COVID-19 Within Prisons: A Closer Look at Texas
As news of COVID-19 has surrounded our daily lives for the past year, one aspect that has been grossly overlooked is the issue of the pandemic and how, or if, it is being handled within our country’s correctional facilities. Incarcerated individuals are often neglected as it is, so it not surprising that they are being heavily affected by COVID-19 with little to no awareness being raised about the conditions they’re facing. Based on available national data, one in every five state and federal prisoner in the U.S. has tested positive for COVID-19 since the first case was reported. In addition, the Equal Justice Initiative has discovered that inmates have contracted COVID-19 at a rate 5 times higher than the nation’s overall rate. This has in turn resulted in a higher death rate among inmates compared to the national rate; there have been 39 deaths per 100,000 individuals for incarcerated individuals compared to 29 deaths per 100,000 individuals for individuals outside of correctional facilities.
Some members of the public or even policy makers may pose the question of why we should be putting our efforts and resources into vaccinating prisoners when we could be prioritizing other groups of people within society. The Estelle v. Gamble court case from 1976 determined that prisoners have a constitutional right to health care through the Eighth Amendment's prohibition of “cruel and unusual” punishment. Therefore, it would be unconstitutional to deprive incarcerated individuals of proper healthcare and a sound plan to protect them from a large scale pandemic such as COVID-19. But above all else, incarcerated individuals should be prioritized because they are human beings and their lives matter just as much as other people in America.
One state that has handled the COVID-19 virus especially poorly since it’s emergence in the U.S. has been Texas. Some of the largest outbreaks in the country have occurred in correctional facilities such as the ones across Texas. By September of 2020, the Texas Department of Criminal Justice reported more than 21,000 positive cases and 145 deaths across jails and prisons in their state and by October of 2020, at least 231 people have died from COVID in Texas correctional facilities including incarcerated individuals and staff. However, Texas has stopped reporting data concerning COIVD-19 within their correctional facilities so there is no new data beyond October. It would not be surprising if those totals are much higher in 2021 as COVID-19 has persisted well into the new year. The Prison Policy Initiative reported that as of January of 20201, Texas was one of few states in the U.S. with no plan for vaccinating incarcerated people.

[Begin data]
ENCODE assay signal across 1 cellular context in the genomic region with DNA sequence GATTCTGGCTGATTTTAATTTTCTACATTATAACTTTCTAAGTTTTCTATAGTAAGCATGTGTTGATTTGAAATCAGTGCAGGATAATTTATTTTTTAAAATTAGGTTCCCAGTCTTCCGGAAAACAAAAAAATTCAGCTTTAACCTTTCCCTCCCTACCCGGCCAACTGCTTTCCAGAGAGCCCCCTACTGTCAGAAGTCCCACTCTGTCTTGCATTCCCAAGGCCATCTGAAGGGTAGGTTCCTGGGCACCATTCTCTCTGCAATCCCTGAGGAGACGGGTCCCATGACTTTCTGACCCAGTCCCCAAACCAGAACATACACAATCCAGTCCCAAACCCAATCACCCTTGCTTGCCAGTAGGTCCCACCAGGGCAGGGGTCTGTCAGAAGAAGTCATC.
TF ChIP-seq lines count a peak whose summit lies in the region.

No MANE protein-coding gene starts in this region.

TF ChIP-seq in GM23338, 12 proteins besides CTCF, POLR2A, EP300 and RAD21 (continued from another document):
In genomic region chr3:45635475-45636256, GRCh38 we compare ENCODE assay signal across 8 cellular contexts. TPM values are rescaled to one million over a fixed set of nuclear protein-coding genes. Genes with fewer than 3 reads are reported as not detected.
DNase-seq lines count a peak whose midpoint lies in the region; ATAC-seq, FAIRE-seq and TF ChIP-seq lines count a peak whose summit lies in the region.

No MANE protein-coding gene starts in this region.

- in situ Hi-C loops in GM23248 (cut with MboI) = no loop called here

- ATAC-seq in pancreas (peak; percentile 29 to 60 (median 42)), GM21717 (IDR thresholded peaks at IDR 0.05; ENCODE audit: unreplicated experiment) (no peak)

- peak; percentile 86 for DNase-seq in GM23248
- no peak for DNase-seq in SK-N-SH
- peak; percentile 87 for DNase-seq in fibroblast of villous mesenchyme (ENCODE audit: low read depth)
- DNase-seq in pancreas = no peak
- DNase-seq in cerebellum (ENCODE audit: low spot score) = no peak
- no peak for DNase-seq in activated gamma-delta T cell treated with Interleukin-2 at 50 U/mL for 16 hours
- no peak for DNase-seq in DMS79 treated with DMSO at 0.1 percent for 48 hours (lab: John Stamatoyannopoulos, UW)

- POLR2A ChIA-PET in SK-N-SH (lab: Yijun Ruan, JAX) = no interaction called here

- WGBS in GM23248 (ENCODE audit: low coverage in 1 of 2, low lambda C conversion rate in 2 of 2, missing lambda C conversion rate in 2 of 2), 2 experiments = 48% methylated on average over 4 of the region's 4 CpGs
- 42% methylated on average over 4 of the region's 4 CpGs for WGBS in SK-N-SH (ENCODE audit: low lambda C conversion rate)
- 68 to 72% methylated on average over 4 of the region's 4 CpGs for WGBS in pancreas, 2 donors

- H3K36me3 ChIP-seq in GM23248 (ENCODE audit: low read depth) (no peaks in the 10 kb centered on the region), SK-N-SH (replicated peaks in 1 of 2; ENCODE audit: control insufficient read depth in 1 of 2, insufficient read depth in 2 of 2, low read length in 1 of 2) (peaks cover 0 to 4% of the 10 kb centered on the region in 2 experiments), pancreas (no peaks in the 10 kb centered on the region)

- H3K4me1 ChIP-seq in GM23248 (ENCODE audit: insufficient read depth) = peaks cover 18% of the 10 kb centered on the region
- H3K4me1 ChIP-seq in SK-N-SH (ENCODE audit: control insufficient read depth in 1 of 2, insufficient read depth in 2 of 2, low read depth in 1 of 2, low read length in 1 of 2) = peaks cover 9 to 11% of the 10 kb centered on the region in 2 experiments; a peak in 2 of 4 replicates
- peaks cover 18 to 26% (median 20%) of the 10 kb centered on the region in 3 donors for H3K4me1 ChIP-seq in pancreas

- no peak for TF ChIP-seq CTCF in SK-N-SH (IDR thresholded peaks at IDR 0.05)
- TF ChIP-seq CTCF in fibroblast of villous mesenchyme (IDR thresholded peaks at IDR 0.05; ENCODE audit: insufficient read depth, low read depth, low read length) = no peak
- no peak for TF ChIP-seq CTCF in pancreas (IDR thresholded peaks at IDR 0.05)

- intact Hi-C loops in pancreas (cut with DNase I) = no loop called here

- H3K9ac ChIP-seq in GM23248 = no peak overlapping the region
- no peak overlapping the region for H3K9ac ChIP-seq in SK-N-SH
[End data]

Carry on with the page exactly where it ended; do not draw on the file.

As seen in this figure above, there has been very little effort made to provide adequate protections for incarcerated individuals within Texas jails and prisons. Even when accounting for the population difference of Texas compared to other states, they have consistently ranked high in terms of positive cases within correctional facilities during the course of this pandemic. The political climate of Texas has played a huge role in the way that COVID-19 has unfolded within their correctional facilities. As stated in the Texas LBJ School graphic, incarcerated individuals in Texas are dying at a rate that is 140% higher than the rest of the state as a whole thus demonstrating the extreme level of negligence they are being met with. The Texas Observer had this to say about Texas’s governor Greg Abbott and his handling of the pandemic within correctional facilities: “While prison officials insist they're doing their best, Governor Greg Abbott has effectively ignored the pandemic inside the Texas prison system.”
The lack of leadership and the obvious disregard for this population displayed by Governor Abbott has cost so many individuals their lives and there needs to be more awareness raised about these issues that are being put on the back burner as our country continues to fight off COVID-19. On March 25th, 2021, there was some good news as 2,000 vaccines were administered to incarcerated individuals over 65 years of age and dealing with a health condition. However, this is only a small step in the right direction and I hope that we see better coverage of incarcerated individuals in terms of receiving the vaccine in the coming weeks. In addition, I hope to see Texas correctional facilities resume their reporting of COVID-19 data as this lack of transparency is concerning and prevents us from holding the state accountable for their part in contributing to the COVID-19 death toll.